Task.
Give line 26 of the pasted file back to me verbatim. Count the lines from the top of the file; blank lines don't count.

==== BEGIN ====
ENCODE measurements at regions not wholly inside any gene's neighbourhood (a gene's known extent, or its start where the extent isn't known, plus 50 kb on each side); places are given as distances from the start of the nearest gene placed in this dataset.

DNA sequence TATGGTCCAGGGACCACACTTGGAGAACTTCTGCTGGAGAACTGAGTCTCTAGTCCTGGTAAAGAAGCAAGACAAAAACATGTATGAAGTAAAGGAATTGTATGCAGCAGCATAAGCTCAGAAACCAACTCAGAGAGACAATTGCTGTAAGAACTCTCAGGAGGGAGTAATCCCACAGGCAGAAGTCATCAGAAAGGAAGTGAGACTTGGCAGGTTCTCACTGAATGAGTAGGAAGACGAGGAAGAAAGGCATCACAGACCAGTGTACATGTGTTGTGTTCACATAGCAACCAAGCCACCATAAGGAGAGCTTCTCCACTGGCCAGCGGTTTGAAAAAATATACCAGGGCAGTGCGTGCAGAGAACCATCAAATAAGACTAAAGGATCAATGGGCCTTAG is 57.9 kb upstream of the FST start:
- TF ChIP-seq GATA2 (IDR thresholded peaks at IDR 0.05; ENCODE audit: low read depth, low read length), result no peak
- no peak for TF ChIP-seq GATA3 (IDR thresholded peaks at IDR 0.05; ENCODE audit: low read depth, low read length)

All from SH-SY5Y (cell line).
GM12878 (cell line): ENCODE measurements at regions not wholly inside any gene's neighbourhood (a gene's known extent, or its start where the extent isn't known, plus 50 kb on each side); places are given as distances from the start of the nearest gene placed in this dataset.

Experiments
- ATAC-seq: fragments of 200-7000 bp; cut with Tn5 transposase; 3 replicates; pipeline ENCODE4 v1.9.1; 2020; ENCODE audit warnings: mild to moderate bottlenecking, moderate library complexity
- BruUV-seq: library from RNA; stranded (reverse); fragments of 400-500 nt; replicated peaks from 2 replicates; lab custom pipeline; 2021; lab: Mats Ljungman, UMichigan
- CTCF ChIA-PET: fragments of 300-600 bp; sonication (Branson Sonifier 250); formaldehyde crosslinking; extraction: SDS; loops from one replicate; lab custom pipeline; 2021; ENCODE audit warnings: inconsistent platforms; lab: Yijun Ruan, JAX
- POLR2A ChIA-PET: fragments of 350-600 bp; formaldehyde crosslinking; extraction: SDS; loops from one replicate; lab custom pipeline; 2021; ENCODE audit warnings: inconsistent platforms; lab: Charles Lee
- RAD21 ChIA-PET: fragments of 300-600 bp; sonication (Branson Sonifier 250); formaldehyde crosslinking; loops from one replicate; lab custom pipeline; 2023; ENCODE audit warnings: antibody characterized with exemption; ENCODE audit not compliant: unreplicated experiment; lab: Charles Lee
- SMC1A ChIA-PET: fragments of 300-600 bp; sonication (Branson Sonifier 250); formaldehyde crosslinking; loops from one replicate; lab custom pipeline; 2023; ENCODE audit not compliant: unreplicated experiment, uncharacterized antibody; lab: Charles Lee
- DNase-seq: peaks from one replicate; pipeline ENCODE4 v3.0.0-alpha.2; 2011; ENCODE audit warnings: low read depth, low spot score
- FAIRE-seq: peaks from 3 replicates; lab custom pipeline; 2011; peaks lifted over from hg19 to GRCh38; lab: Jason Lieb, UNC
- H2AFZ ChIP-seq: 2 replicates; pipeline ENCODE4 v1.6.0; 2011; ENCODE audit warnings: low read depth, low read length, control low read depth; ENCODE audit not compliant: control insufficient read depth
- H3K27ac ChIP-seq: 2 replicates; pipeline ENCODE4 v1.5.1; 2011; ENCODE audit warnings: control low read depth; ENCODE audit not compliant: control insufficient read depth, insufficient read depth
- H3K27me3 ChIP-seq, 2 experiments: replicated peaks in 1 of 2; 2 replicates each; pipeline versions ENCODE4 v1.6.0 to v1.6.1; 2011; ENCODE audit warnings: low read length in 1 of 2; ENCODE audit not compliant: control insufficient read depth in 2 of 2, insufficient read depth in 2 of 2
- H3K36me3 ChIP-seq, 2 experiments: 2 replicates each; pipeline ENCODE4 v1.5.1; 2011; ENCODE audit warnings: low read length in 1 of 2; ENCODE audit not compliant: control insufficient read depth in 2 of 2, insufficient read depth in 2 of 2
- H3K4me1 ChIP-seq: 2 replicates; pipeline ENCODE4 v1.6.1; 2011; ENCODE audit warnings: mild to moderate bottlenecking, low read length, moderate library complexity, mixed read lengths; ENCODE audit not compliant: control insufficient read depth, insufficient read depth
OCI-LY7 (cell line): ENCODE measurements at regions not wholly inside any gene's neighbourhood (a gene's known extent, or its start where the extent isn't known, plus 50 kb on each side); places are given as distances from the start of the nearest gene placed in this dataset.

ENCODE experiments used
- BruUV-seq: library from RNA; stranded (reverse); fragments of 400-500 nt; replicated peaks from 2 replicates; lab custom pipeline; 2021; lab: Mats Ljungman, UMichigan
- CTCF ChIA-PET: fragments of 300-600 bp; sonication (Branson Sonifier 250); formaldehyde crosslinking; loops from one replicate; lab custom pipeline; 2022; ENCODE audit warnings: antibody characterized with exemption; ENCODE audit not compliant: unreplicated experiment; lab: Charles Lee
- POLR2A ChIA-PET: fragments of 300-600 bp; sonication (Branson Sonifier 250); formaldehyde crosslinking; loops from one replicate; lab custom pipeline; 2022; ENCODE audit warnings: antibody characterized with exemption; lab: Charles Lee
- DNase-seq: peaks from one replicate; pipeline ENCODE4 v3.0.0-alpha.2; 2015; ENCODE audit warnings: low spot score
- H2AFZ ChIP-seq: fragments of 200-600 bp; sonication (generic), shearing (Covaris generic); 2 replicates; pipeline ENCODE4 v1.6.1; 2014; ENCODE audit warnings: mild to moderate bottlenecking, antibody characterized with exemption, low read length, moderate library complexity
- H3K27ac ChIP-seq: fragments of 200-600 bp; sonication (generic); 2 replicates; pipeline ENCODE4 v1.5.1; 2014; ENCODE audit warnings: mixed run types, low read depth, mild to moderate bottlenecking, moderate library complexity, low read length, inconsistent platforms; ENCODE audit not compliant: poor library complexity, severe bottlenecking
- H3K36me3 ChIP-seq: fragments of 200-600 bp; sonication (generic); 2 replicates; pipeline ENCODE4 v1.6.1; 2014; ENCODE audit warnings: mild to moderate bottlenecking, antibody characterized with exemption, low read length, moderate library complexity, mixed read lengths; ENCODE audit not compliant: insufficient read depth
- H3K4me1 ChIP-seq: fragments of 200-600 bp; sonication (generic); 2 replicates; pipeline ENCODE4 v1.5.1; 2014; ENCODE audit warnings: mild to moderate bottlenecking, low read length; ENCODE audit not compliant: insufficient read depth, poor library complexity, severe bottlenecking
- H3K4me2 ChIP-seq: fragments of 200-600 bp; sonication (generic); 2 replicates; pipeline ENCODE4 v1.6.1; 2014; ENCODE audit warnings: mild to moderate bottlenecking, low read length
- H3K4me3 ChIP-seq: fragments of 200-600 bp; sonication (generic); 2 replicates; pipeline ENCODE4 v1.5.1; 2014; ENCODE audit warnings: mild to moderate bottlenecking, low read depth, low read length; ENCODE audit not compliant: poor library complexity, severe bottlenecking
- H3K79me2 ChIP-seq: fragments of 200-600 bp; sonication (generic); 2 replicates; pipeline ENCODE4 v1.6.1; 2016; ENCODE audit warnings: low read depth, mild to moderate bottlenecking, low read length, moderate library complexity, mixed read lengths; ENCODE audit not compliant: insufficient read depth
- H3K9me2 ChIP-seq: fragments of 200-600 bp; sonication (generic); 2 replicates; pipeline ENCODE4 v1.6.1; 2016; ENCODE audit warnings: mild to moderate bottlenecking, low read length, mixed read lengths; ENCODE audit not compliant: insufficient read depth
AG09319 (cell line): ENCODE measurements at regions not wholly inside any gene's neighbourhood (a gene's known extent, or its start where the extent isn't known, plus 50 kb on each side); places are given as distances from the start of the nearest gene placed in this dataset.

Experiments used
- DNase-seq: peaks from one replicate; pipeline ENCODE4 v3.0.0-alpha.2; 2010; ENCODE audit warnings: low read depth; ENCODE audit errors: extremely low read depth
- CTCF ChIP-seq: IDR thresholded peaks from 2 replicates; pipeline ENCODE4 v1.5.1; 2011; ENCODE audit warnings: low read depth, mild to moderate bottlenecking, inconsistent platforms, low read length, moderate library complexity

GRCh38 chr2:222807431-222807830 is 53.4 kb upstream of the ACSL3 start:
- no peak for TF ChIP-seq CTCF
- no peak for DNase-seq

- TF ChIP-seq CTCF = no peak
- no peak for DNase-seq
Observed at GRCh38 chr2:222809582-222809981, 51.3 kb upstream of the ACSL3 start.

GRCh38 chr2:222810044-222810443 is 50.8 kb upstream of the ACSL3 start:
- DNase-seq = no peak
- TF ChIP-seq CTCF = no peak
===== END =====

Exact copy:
- DNase-seq: peaks from one replicate; pipeline ENCODE4 v3.0.0-alpha.2; 2015; ENCODE audit warnings: low spot score